Bea Rector, Assistant Secretary, Aging and Long-Term Support, State of Washington: Because we’ve really had an intentional focus on caregivers since 1989, and we’ve just been growing and evolving our program over that time.
Bill Kubota: Bea Rector’s with Washington State’s Aging and Long Term Support Administration.
Hayley Harding: What do you think Washington is doing well in meeting caregivers where they are?
Bea Rector: Well, I think we’re doing well in a couple of areas, like Paid Family Medical Leave Act that was enacted and began in 2020. That protects workers who need to take time off due to family caregiving to be able to do that up to 12 weeks and creates kind of a partial salary replacement for them to be able to do that so they’re financially secure while they’re caregiving.
Bea Rector: We also have the WA CARES Act.
Unknown Speaker 1: WA Cares Fund is a benefit you earn, like Social Securtiy.
Bea Rector: Which is a new long-term services and support insurance for working Washingtonians that will go into effect in July of 2026.
Unknown Speaker 1: And can help pay for services you may need, such as in-home care or home-delivered meals.
Bea Rector: And that will provide paid family caregiver support to individuals who are eligible for those services. We also have a very supportive legislature because we’ve been able to talk about the value of caregiving, but also the value to the state budget in investing in family caregiver supports.
Bill Kubota: In Washington State, caseworkers assessed caregivers’ needs, help solve their problems while running a campaign promoting caregiving as the work it really is.
Bea Rector: And basically, it says, you know, you call it going grocery shopping for mom. We call it caregiving. You call it helping Dad with medications. We call it caregiving. Please call. It’s okay to ask for help.
Bill Kubota: For the caregivers here we talked to, they’re making their way through. So far.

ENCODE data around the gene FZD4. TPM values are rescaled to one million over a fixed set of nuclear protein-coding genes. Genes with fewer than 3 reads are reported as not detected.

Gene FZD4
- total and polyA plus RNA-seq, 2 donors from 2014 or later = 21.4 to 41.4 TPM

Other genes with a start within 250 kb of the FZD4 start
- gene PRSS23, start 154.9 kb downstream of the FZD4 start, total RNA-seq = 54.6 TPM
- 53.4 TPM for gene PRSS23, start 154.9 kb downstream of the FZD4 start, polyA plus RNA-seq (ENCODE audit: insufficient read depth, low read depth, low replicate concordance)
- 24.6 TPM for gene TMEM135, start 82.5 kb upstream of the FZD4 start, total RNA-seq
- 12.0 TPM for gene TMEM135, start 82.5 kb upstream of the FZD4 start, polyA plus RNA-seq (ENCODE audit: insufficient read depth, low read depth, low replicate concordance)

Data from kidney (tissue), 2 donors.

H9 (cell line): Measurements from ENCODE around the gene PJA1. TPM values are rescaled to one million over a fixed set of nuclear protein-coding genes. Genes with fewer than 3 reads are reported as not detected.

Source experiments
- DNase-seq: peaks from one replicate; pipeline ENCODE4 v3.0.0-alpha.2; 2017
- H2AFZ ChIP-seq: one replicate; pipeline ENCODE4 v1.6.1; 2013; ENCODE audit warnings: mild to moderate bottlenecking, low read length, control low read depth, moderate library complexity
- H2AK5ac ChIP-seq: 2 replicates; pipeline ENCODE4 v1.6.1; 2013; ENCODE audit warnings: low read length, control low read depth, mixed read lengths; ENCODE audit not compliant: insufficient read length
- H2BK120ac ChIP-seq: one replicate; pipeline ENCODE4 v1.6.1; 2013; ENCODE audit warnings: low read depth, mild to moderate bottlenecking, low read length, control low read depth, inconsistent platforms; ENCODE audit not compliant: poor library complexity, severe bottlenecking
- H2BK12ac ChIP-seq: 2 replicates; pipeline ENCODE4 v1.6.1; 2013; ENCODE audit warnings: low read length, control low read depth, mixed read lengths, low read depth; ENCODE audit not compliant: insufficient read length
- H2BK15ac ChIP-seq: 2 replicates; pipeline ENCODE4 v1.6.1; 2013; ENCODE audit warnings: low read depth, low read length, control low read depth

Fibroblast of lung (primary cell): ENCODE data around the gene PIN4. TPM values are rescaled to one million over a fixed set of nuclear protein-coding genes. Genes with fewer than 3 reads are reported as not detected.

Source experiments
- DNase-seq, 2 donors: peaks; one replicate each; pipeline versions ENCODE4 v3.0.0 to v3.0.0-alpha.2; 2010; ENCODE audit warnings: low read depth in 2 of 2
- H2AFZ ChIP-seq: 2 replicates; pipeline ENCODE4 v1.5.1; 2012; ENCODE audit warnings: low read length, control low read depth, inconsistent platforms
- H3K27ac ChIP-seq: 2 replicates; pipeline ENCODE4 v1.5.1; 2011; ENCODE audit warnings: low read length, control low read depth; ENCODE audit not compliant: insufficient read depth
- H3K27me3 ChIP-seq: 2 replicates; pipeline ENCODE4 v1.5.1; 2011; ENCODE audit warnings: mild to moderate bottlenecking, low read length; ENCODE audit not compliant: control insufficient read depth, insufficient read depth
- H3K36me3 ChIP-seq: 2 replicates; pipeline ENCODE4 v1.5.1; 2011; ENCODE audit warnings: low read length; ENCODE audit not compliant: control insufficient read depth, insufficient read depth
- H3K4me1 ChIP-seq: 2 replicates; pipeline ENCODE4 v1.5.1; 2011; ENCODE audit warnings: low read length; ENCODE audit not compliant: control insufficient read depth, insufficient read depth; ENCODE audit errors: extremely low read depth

Doria Rainey: I think she’s still living a good life. She’s not in any pain. She’s not in and out the hospital. So I thank God for that, you know, her quality of life, even though she’s not really doing anything, is still a good quality.
Rosa Hunter: I mean, she’s still here today and she’s still asking questions and she can feed herself. And she’s not in a diaper at 94. And people are surprised. Even the doctors are. It’s just so many things she can do.
Bill Kubota: Rosa Hunter’s success with her mom, maybe it’ll rub off on some other East Side seniors. Rosa finds time to lead some exercise classes in Grosse Pointe Farms.
Rosa Hunter: And I do cardio, but I also include foreign language, sign language, and sing-along songs at the end. Things that are good for your mental health as well as your physical health.
Dorothy Gaither: I’m 72 and I thank God for if it. If I didn’t have this walker, right now I would volunteer at least two days a week because I love caregiving.
Nakia Gaither: She is able to walk. I have to help her get in and out of the tub. And sometimes I have to help her get up out of bed. But she’s not bedridden. Excuse me, one second. Let me check on her machine.
Hayley Harding: In Washington State and in Minnesota, they have a whole program dedicated to just having a social worker or caseworker check in with the caregiver and say, how are you doing? How can we connect you with resources?
Dana Lasenby: I love that.
Hayley Harding: Just really like empathetic policymaking. Do you think we have that space here too?
Dana Lasenby: I love it, I love it. I would love to explore that more because I absolutely think that does make a difference when you care about the direct care worker and how do we put them first and make them know how critical they are. I think they know. But money talks.